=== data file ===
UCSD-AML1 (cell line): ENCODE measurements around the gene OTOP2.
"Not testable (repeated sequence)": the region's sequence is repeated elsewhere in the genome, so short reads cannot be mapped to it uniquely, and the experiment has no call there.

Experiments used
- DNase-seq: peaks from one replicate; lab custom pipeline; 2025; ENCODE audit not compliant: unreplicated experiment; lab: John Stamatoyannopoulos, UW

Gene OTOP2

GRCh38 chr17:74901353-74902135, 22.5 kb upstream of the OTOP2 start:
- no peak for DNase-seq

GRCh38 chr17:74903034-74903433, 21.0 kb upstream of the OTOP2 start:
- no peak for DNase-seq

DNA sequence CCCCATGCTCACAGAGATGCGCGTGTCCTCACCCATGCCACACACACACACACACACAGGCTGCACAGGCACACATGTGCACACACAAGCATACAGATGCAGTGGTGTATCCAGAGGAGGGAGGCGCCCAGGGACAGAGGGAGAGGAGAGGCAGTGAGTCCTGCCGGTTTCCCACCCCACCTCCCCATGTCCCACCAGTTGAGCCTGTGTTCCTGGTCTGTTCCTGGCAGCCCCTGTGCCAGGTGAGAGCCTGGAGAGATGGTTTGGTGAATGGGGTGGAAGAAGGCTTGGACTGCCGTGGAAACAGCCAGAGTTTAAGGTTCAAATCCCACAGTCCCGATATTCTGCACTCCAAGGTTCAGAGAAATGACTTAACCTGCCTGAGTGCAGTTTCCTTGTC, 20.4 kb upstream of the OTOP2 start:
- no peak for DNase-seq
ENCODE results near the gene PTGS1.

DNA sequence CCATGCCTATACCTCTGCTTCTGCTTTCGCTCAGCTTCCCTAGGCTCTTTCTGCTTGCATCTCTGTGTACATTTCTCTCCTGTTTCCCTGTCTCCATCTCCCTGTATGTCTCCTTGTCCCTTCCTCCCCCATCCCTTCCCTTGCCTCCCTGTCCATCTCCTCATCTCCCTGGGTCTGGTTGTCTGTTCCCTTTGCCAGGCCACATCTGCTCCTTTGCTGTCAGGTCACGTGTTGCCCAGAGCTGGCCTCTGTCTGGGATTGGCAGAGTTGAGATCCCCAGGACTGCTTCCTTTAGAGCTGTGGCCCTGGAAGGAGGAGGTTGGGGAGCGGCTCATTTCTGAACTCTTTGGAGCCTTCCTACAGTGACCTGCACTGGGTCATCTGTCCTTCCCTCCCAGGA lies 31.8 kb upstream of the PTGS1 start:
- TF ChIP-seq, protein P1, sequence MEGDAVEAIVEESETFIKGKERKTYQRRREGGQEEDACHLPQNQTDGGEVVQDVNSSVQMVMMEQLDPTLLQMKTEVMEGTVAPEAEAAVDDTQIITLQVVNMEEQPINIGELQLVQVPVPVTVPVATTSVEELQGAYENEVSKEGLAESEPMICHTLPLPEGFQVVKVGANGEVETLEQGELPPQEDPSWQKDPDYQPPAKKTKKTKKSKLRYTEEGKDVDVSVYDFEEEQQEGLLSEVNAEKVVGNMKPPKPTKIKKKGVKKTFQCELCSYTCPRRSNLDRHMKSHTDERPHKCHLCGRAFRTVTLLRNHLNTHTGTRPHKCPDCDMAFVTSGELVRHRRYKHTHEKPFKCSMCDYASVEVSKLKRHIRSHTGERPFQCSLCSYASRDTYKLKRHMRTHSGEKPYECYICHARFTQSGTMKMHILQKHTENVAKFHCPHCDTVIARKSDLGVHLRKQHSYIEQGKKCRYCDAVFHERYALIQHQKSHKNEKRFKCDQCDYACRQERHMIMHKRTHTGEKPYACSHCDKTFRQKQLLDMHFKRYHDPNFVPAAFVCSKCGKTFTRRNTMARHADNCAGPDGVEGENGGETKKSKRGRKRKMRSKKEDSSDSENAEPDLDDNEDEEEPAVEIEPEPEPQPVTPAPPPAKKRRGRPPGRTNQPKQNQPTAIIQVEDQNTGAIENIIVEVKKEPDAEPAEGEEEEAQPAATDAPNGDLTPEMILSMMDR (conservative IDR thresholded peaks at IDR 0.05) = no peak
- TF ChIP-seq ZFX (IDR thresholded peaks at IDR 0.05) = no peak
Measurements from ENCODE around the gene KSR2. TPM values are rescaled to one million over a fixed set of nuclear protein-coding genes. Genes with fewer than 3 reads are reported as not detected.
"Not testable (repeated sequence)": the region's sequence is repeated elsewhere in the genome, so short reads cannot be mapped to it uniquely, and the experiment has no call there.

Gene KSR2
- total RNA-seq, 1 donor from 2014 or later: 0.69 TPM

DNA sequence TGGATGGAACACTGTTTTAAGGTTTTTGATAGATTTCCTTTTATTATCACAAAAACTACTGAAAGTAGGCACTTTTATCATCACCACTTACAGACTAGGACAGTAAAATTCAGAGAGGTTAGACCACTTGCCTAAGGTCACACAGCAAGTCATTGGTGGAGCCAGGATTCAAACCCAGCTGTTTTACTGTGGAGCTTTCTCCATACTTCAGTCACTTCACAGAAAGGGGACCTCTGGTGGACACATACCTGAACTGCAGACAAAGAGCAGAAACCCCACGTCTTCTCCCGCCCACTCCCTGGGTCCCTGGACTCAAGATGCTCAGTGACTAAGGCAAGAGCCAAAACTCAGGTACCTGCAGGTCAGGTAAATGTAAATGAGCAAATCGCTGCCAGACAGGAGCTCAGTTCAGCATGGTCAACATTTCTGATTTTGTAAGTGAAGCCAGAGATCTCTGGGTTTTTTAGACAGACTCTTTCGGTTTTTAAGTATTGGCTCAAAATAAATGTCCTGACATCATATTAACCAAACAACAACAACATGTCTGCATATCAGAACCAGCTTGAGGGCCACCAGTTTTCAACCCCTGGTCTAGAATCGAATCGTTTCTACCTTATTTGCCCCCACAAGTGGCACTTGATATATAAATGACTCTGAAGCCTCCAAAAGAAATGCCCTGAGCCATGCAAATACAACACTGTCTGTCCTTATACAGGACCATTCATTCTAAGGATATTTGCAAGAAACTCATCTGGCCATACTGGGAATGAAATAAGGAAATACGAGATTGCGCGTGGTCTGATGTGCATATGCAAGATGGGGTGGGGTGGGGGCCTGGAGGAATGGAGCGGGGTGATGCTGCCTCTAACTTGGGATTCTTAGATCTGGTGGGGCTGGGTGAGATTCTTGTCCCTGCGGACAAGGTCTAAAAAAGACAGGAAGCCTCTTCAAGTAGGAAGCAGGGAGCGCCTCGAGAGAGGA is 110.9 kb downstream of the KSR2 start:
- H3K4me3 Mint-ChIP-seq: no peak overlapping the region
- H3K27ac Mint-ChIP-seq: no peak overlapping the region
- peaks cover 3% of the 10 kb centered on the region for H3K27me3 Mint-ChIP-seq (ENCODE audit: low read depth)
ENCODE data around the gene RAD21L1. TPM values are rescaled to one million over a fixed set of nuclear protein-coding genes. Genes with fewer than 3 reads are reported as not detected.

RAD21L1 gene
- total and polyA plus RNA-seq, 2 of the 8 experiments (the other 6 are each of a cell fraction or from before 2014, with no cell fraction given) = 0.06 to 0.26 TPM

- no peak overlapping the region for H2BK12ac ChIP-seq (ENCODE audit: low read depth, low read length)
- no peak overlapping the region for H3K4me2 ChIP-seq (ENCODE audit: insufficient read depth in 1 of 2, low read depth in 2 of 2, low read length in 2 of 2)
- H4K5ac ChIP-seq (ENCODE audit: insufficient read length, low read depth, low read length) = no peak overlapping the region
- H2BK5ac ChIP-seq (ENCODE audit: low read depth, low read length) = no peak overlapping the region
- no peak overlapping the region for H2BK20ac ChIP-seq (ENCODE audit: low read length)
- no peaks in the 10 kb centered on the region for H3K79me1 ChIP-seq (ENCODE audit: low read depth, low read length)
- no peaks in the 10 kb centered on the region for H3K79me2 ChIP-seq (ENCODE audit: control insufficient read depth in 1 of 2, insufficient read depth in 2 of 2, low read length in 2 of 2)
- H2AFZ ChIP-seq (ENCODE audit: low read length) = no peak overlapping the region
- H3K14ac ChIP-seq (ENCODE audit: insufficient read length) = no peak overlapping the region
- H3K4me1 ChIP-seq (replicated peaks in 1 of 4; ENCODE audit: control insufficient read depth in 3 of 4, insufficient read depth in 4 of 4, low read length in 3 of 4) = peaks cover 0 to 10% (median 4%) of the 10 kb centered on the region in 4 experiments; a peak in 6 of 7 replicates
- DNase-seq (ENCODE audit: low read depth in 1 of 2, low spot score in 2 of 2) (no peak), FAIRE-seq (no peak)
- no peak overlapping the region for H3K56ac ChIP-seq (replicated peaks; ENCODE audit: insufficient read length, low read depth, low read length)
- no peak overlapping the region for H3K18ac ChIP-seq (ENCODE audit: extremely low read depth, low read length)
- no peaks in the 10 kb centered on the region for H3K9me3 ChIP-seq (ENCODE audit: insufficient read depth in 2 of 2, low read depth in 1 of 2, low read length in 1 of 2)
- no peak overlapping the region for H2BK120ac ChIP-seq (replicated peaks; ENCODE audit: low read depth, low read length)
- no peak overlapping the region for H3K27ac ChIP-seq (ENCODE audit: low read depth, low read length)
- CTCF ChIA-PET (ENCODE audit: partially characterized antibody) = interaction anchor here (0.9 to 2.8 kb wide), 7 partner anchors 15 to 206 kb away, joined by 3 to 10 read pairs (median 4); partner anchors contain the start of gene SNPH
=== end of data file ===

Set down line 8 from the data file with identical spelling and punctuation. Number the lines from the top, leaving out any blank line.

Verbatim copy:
GRCh38 chr17:74903034-74903433, 21.0 kb upstream of the OTOP2 start: